CB: I get that, I’m with you. I guess that’s what you want people to walk away with then they leave your show, too? That connection?
BB: That ability to take it home and get a further experience from it. Nothing pleases us as much as when someone connects with us. It’s hard—it’s incredibly difficult. You want to connect with them on a humanly level and help them see or experience something new. It’s difficult in this industry—especially when you make a living at it (laughs). I mean, everyone walks into a movie theatre expecting it to be a mind-blowing experience. Everyone wants to be blown away by what they’re hearing and watching, and there’s always that risk involved. There’s always that risk that you’ll jump and the fucking parachute won’t open, you know, but you take that risk because it’s worth it to feel your feet on the ground. The juice is worth the squeeze, you know. That’s what’s so great about social media: everyone wants to be the first to tell their friends about how great something is or what they’ve found that’s new and exciting, but there’s an adverse to that where they might also be the first person to say this really sucks, you know? I’m lucky to play with the guys that I do because they all have the same interest in taking that risk. It’s integral. If all you care about is the applause, then you’re not going to be happy with the work you create in the end.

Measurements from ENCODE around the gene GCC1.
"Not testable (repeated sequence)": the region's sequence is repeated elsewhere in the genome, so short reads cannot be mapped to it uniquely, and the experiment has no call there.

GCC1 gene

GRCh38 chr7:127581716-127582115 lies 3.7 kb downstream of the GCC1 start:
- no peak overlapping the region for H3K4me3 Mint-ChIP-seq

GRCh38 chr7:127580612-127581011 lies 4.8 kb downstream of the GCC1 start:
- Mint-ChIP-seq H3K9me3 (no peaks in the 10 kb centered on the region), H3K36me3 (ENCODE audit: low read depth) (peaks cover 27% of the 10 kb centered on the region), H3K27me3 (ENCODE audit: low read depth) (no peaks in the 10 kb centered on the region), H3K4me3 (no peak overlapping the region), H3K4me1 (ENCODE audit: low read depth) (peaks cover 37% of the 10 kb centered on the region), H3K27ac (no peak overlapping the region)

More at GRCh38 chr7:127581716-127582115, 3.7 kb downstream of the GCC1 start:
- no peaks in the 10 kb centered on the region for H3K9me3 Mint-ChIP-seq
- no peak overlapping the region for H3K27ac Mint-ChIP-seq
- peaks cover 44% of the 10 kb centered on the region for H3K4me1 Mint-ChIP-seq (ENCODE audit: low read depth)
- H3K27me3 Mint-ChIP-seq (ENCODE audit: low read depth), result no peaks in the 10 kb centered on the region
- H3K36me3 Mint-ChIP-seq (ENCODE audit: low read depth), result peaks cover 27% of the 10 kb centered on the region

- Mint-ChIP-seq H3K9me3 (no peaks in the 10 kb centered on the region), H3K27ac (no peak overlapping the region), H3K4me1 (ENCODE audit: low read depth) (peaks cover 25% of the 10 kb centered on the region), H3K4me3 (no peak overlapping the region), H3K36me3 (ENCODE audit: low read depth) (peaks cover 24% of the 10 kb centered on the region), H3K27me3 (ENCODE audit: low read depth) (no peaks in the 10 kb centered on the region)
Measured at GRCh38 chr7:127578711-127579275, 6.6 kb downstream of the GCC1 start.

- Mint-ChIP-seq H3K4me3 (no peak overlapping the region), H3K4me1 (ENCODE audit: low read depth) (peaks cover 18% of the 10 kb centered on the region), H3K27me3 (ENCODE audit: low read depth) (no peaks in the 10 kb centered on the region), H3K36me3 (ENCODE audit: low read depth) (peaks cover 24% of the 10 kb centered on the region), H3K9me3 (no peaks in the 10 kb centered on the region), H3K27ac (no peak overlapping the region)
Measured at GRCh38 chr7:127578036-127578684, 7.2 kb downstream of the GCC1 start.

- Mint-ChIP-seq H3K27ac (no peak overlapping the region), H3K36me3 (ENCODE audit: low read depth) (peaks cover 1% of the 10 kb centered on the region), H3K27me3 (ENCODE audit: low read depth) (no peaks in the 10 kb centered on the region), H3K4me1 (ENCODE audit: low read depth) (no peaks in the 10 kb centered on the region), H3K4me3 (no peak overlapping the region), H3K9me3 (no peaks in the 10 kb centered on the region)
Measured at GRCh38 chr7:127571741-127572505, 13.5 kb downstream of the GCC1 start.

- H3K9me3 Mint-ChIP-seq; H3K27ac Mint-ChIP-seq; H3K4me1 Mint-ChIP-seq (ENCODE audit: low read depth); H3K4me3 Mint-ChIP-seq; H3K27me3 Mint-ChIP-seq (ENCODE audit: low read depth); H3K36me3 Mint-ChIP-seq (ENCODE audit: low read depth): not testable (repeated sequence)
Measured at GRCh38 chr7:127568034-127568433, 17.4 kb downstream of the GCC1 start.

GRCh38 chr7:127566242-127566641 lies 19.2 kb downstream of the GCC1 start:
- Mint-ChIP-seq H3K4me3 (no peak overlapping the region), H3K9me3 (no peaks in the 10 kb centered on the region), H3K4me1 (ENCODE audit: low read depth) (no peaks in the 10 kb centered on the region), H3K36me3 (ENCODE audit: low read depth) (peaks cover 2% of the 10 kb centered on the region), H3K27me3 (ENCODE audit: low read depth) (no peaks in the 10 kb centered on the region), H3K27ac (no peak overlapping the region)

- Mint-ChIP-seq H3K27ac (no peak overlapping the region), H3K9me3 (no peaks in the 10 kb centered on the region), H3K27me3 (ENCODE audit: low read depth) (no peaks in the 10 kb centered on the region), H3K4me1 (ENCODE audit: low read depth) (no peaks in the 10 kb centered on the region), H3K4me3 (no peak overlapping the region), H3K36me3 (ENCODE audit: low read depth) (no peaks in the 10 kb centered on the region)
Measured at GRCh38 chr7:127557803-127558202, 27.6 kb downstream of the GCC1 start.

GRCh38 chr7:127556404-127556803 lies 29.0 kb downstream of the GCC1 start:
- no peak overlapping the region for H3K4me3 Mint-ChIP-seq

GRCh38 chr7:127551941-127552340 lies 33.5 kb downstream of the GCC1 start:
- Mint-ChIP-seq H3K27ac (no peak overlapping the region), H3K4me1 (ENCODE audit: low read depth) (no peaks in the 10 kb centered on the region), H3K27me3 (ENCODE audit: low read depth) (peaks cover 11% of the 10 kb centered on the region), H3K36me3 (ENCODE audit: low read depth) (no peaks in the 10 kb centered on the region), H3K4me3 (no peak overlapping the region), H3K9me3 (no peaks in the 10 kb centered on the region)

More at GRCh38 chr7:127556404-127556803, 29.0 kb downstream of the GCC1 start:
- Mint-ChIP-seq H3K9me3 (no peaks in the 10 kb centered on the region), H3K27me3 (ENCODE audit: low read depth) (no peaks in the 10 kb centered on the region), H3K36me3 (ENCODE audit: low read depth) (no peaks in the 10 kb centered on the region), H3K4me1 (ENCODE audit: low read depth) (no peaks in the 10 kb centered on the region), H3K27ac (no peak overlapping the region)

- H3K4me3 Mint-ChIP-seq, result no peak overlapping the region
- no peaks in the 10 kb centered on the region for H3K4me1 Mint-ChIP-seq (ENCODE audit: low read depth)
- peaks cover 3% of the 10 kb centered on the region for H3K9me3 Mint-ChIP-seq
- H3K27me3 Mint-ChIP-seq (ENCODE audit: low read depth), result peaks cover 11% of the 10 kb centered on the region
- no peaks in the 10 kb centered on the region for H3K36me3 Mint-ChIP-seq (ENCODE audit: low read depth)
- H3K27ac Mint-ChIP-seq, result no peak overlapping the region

CB: I wonder, then, since your songs have been featured in several movies and tv shows, including Supernatural and ABC’s The Reaper…What aspects of your music do you think people are really relating to—what is it that complements the scenes they’re paired with?